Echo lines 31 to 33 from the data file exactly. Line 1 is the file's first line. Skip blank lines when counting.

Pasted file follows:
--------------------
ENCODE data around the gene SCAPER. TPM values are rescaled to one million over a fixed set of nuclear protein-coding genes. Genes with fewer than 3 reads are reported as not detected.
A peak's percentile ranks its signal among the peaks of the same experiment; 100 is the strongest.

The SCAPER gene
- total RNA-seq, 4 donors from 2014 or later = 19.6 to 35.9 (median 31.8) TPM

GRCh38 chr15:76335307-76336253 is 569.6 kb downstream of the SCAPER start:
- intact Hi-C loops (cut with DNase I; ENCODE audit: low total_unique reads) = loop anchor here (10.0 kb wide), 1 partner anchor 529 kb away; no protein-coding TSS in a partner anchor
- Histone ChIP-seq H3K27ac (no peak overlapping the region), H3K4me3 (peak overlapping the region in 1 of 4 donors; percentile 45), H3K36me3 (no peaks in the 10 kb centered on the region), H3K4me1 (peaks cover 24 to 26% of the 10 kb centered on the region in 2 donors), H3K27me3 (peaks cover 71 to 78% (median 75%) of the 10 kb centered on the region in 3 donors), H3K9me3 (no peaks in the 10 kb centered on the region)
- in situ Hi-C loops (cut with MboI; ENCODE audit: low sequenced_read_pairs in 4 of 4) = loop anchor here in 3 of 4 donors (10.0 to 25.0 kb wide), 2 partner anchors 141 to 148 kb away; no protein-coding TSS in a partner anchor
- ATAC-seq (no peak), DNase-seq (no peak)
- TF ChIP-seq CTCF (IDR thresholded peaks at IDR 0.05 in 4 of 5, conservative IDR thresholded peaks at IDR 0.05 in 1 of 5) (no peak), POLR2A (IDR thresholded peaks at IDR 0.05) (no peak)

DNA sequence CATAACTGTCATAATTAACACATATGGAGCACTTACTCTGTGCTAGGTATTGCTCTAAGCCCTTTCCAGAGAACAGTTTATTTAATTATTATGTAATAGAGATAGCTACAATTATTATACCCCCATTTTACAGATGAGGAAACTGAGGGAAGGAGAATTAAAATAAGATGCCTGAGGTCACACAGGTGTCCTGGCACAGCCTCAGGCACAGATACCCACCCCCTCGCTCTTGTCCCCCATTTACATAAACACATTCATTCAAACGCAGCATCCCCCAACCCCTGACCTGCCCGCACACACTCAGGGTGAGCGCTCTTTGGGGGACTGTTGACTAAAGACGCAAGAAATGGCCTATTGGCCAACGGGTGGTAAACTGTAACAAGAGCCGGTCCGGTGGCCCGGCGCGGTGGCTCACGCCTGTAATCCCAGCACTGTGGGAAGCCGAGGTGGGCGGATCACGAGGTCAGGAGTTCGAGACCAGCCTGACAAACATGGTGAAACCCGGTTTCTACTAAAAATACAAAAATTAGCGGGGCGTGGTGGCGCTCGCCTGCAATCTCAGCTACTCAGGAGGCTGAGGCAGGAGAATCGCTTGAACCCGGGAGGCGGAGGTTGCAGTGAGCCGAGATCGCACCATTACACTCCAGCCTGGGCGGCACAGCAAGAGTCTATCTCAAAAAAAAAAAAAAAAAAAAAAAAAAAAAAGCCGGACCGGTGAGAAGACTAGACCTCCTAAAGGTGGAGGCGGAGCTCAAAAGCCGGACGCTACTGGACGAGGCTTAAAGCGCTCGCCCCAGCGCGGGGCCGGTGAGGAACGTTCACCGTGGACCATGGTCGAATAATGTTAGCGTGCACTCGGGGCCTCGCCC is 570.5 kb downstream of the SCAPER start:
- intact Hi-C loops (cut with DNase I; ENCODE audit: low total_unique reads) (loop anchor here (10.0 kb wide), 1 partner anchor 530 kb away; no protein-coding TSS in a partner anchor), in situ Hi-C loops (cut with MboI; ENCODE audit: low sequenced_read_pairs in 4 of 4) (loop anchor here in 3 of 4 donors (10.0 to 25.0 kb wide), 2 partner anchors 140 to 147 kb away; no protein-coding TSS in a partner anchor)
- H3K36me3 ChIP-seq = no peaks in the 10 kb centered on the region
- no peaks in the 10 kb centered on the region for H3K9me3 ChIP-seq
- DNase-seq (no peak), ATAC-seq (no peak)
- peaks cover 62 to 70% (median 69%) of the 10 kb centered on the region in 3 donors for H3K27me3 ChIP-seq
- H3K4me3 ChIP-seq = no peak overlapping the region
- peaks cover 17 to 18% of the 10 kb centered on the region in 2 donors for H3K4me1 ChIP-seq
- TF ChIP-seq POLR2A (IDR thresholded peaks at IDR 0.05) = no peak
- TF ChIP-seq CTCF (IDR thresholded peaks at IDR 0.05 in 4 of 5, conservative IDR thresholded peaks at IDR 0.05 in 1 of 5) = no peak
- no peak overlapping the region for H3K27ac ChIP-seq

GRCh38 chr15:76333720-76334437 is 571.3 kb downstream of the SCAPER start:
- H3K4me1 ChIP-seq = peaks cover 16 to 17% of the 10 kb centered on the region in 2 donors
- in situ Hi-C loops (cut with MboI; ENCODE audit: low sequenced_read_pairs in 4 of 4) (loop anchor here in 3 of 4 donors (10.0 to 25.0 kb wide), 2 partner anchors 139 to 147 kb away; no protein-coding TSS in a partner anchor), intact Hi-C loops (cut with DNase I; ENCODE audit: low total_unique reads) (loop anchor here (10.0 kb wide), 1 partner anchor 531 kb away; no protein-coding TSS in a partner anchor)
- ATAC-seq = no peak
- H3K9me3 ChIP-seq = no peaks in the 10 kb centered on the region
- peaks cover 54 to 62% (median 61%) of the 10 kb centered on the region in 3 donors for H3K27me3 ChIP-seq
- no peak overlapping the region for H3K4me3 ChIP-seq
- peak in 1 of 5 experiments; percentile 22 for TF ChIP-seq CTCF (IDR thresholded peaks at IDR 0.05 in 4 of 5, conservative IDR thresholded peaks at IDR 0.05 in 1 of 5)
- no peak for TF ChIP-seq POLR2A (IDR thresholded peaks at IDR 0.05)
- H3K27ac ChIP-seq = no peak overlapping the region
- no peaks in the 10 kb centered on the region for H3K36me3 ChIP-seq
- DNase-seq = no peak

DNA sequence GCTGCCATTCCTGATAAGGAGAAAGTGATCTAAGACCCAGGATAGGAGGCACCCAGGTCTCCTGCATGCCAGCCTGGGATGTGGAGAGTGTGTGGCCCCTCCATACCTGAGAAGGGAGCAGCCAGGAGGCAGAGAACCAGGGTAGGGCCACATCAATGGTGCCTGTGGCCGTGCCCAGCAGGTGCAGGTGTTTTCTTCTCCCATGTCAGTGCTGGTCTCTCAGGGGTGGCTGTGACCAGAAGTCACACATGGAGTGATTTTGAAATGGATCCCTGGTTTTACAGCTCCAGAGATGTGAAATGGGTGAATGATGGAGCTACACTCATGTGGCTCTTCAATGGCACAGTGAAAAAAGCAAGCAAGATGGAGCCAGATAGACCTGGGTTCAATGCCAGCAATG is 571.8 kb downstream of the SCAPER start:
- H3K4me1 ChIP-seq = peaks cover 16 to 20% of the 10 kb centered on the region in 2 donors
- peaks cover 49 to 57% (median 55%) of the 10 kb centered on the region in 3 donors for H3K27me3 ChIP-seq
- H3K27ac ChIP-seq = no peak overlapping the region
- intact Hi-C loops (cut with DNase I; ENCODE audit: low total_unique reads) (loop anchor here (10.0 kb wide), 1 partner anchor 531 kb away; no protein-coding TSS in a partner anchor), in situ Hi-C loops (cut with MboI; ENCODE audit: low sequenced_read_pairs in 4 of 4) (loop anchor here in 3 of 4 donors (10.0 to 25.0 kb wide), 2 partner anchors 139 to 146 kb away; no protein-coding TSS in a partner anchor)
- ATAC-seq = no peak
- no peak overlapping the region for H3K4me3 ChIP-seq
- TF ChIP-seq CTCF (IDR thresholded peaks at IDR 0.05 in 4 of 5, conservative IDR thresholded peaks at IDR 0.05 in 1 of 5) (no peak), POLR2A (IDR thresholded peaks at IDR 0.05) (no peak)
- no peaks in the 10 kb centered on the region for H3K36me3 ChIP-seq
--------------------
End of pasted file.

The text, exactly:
- H3K27ac ChIP-seq = no peak overlapping the region
- no peaks in the 10 kb centered on the region for H3K36me3 ChIP-seq
- DNase-seq = no peak